The William Van O'Connor Library

Library History


The William Van O'Connor Library houses a collection of literature and literary criticism for the use of English department teachers, graduate students and undergraduates at the University of California, Davis.  The library got its spiritual start through the efforts of Celeste Turner Wright, when the future founder of the UC Davis English Department arrived in Davis in 1928, but its most substantial contribution came from Professor William Van O'Connor for whom the collection was named.

After moving to Voorhies in 1959, the Department of English was officially established in 1962, the year that William Van O'Connor became the department chair.  The next year the department was on the move again, this time to the top floors of Sproul Hall, where Brom Weber and Marian Koritz reigned over the English Department Reference Collection and Reading Room in their respective roles of faculty member and staff librarian.  Much of the funding for this reference collection probably came from Title XI National Defense Education Act funds, but there were periodic contributions from other sources as well.  For example, in 1965, Chancellor Emil M. Mrak earmarked $3000 of the university's budget for the library.  In 1966, the library received $1475 from an NDEA grant for a "Model Educational Curriculum Center" intended to house a reference collection for teachers of English in grades 7-12.  In May 1967, the Department Reference Collection was formally incorporated into the William Van O'Connor Memorial Collection, and O'Connor's family presented the library with the portrait of O'Connor that is still displayed in the library today.

In the 1970s and early 1980s, the then full-time librarian, Betty Kimura, catalogued the library using her own unique system, but since then the cataloguing has been conformed to the Library of Congress system.  By 1985, the library had reached 10,000 volumes including the periodicals, for which the library held 138 subscriptions.  But the days of full-time librarians, unique cataloguing, and numerous journals were limited.  By 1986 the library began dropping periodical subscriptions.  In 1991 further drastic cuts in the library's subscriptions were made.

Since this time, the library has been staffed by quarter-time graduate student librarians.  With limited time and limited funds, such librarians have nevertheless been able to work in collaboration with the faculty library committee to expand and improve the library's resources.  Among their major accomplishments is the establishment of the library computer catalogue, a lengthy and arduous project.  The O'Connor Library has also incorporated other collections, such as the Rhetoric Collection, which came to the English Department when the Department of Rhetoric and Communication was reorganized into the Department of Communication.  Beginning in the fall of 1999, the entire library was moved from poorly lit and crowded quarters on the second floor of Voorhies, where it had been located since the move from Sproul Hall, to the spacious and well-lit room on the first floor where the library now resides.  The English Department celebrated this move in the spring of 2000 with a ceremony and reception attended by department members and family relations of William Van O'Connor.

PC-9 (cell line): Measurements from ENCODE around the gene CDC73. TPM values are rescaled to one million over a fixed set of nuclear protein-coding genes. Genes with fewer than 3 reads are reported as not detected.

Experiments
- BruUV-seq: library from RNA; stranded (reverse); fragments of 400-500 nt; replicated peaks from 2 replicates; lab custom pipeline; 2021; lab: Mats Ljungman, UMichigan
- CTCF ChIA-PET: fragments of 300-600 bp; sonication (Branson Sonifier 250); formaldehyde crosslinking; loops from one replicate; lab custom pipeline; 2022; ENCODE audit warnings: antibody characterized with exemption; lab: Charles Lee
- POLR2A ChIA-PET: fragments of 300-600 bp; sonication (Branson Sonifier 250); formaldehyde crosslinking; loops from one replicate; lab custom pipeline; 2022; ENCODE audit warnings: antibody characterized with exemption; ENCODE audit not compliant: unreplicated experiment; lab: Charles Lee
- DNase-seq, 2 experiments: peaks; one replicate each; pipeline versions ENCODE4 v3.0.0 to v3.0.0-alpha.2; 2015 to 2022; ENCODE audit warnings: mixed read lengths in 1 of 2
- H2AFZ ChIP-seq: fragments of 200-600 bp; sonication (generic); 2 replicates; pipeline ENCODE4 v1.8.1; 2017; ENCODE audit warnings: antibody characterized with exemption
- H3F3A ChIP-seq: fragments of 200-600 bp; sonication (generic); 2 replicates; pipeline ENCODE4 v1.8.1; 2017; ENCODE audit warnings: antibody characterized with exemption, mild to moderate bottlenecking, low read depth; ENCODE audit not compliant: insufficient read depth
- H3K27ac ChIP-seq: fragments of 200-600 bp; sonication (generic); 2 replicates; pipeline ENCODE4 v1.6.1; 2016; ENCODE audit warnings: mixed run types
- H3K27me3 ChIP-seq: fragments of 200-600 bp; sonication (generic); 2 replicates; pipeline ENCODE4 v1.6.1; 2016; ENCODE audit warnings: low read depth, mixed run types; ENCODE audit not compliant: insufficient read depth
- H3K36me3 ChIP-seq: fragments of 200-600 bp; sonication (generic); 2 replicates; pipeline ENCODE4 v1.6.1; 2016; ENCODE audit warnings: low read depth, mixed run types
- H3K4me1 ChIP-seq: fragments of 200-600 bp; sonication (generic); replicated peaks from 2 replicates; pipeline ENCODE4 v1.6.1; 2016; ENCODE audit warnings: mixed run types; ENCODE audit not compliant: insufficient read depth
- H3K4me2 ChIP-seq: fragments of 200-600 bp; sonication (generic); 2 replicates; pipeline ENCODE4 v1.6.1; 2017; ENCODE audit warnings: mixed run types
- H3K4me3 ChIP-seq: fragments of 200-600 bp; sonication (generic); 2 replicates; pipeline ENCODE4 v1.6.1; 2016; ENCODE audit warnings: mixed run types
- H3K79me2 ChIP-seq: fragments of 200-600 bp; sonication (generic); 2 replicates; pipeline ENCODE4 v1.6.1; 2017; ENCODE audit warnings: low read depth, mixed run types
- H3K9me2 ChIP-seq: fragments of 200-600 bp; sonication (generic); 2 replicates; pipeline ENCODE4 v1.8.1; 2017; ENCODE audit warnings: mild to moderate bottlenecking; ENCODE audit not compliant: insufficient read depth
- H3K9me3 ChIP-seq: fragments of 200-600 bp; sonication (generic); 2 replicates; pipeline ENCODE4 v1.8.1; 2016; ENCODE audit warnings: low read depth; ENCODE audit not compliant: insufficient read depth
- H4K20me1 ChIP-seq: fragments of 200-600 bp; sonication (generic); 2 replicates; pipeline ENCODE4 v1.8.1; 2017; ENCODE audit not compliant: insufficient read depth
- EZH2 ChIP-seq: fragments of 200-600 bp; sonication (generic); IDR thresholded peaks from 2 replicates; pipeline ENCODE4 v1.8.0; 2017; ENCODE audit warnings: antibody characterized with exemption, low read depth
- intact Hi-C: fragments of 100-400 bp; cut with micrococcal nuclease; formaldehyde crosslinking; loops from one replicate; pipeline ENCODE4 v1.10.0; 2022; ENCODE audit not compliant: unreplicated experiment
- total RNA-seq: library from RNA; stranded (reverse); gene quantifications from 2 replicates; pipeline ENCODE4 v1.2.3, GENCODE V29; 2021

The library was originally designed to have standard bibliographic works and definitive editions of major authors and full, on-going sets of periodicals specific to the studies of faculty and graduate students.  The library collection is still full of important works fulfilling this early purpose, but the library staff are currently focused on expanding fields such as critical theory, while dropping subscriptions to periodicals that are now available online.   While the number of print periodicals to which the library currently subscribes is small and decreasing, the O'Connor Library is still a valuable resource: through links on its website, it makes available to its patrons the University Library's online subscriptions to many journals and databases, and the older print issues of journals housed in the O'Connor Library are particularly useful because most online subscriptions permit access to issues dating only from the mid-1990s onward.  In a world of changing academic needs and developing technology, the library continues to adapt in order to serve its patrons.

Collections & Catalogues          History        Using the Library       O'Connor Library       English Department       UC Davis